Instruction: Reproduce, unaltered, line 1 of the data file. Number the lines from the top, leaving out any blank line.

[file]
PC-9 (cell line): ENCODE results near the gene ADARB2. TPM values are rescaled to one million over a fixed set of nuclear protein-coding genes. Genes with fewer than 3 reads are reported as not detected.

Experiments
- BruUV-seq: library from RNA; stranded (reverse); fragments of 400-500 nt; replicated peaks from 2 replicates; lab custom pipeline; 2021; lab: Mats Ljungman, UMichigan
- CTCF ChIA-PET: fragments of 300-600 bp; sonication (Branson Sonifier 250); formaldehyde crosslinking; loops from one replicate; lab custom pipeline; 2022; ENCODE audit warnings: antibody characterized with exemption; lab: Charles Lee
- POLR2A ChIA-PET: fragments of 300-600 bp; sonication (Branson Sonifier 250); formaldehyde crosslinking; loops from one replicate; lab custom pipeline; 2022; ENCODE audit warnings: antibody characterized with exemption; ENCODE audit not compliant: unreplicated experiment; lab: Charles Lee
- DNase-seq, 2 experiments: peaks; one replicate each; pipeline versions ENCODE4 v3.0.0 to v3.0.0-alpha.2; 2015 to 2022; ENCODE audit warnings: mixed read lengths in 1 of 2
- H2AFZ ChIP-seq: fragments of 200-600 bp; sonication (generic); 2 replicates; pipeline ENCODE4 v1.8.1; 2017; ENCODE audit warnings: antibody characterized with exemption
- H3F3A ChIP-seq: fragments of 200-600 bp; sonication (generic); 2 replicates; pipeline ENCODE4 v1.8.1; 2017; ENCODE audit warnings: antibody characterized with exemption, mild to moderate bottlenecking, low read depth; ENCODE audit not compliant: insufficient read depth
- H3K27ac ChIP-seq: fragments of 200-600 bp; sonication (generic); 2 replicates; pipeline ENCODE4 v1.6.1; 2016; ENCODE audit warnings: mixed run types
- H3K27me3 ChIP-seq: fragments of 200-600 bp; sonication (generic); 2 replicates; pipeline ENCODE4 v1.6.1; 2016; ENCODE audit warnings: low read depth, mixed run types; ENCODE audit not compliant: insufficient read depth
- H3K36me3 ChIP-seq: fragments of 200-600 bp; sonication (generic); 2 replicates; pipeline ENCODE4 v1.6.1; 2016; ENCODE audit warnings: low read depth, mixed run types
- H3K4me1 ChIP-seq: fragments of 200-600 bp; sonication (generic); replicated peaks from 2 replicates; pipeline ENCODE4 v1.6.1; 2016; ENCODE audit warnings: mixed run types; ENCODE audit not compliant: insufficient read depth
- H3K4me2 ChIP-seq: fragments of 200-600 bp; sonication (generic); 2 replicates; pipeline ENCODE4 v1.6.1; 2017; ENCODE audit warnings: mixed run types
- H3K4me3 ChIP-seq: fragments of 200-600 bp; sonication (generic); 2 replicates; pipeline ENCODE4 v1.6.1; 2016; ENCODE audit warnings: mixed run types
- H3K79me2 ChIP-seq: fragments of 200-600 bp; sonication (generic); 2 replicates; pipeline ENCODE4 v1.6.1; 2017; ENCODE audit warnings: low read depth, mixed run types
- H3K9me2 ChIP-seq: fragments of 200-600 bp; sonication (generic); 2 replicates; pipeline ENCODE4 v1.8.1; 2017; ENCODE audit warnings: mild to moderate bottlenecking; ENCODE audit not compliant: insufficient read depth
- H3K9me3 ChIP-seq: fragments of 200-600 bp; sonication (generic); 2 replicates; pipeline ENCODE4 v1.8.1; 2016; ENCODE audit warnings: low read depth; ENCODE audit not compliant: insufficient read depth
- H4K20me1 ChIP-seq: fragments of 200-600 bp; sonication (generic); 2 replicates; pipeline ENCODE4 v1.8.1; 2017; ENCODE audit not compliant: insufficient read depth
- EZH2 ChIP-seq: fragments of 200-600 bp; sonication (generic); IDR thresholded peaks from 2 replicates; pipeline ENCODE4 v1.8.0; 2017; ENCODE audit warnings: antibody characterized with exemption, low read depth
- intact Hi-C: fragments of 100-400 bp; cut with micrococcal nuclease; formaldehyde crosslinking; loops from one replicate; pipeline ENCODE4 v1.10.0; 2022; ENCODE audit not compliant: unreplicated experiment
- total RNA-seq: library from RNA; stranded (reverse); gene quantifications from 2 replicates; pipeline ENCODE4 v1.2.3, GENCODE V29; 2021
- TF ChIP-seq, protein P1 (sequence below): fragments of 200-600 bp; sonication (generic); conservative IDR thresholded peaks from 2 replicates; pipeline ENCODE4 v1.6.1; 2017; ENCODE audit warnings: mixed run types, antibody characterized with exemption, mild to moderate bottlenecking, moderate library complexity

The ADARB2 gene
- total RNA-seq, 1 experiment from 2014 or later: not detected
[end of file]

PC-9 (cell line): ENCODE results near the gene ADARB2. TPM values are rescaled to one million over a fixed set of nuclear protein-coding genes. Genes with fewer than 3 reads are reported as not detected.